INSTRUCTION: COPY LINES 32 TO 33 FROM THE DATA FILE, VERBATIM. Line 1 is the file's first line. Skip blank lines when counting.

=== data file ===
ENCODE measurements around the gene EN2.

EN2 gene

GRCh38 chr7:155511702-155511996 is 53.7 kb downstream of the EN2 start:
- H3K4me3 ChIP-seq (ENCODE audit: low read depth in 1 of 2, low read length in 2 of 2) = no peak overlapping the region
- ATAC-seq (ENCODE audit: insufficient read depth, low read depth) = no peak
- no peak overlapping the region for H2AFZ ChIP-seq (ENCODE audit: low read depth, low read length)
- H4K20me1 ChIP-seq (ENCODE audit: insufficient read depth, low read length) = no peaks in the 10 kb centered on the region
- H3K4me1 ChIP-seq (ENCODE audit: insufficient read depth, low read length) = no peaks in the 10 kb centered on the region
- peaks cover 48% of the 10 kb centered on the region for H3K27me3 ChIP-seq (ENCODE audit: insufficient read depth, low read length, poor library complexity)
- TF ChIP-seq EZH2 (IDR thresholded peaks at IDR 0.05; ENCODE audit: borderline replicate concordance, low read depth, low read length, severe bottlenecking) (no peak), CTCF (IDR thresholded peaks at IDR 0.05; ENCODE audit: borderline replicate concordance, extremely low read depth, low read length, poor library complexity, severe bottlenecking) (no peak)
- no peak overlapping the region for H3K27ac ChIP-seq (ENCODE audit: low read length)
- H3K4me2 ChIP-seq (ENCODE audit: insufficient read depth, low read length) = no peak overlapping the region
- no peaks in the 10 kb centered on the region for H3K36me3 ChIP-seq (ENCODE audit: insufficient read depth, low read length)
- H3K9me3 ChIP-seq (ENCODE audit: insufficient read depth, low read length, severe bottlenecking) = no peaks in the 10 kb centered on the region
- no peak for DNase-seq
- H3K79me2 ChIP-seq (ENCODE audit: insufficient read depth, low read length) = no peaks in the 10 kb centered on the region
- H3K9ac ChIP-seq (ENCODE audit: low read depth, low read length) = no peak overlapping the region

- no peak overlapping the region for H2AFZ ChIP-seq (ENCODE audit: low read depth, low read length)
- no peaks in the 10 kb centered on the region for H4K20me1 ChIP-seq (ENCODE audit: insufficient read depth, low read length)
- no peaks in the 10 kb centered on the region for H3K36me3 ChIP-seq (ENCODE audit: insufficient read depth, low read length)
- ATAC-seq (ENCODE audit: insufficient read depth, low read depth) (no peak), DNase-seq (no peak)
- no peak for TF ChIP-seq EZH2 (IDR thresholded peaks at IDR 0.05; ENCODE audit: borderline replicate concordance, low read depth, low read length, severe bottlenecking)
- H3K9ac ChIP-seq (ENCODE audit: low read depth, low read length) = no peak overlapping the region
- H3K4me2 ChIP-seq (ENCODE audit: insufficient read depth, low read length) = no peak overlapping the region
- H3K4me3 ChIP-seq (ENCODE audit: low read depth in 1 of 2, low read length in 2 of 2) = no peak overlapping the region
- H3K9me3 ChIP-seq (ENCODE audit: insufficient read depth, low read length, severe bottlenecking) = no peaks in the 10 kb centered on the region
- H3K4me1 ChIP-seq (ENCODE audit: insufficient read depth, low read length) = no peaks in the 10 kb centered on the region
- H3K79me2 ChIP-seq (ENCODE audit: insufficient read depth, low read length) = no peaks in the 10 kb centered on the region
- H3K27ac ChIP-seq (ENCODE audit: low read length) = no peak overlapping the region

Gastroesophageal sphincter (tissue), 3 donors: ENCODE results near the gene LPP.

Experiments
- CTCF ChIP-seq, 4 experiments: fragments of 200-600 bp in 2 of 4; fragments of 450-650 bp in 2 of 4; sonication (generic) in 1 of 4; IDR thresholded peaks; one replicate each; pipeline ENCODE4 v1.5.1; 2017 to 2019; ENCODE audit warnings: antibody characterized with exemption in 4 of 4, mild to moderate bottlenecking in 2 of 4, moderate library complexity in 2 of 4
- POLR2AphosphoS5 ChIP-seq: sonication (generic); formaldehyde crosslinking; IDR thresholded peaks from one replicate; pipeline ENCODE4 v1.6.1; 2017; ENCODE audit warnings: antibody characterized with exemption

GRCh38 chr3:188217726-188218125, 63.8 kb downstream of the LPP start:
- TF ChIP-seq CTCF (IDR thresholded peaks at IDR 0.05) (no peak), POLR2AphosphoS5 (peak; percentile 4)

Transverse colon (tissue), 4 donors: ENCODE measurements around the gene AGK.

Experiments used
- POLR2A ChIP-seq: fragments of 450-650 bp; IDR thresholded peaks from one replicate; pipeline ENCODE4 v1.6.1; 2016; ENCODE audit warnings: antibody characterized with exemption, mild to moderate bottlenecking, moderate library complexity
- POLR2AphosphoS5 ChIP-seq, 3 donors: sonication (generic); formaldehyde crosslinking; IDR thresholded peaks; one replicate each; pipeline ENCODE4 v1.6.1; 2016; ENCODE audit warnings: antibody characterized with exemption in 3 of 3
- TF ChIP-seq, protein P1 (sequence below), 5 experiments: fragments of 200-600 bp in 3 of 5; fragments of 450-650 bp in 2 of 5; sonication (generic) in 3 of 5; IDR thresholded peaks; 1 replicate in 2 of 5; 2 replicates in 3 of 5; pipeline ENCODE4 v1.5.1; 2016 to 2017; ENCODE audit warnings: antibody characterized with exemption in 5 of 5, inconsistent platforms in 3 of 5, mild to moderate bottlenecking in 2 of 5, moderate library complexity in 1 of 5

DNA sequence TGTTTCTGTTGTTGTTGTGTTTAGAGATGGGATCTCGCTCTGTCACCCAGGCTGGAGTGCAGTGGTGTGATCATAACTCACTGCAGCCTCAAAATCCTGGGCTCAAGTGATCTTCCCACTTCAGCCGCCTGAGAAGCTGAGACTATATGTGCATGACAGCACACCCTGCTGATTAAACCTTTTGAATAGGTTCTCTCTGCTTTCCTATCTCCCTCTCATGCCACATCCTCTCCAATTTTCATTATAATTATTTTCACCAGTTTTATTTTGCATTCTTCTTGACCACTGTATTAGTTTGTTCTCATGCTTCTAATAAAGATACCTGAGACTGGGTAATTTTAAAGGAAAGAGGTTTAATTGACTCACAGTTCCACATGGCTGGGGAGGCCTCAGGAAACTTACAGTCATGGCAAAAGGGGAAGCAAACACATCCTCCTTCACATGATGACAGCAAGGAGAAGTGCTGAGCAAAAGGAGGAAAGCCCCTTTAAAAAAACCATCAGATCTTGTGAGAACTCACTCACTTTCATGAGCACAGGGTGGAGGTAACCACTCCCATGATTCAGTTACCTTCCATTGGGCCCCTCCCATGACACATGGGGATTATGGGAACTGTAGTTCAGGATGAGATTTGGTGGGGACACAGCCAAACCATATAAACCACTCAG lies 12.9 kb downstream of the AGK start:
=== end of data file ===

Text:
- CTCF ChIP-seq, 4 experiments: fragments of 200-600 bp in 2 of 4; fragments of 450-650 bp in 2 of 4; sonication (generic) in 1 of 4; IDR thresholded peaks; one replicate each; pipeline ENCODE4 v1.5.1; 2017 to 2019; ENCODE audit warnings: antibody characterized with exemption in 4 of 4, mild to moderate bottlenecking in 2 of 4, moderate library complexity in 2 of 4
- POLR2AphosphoS5 ChIP-seq: sonication (generic); formaldehyde crosslinking; IDR thresholded peaks from one replicate; pipeline ENCODE4 v1.6.1; 2017; ENCODE audit warnings: antibody characterized with exemption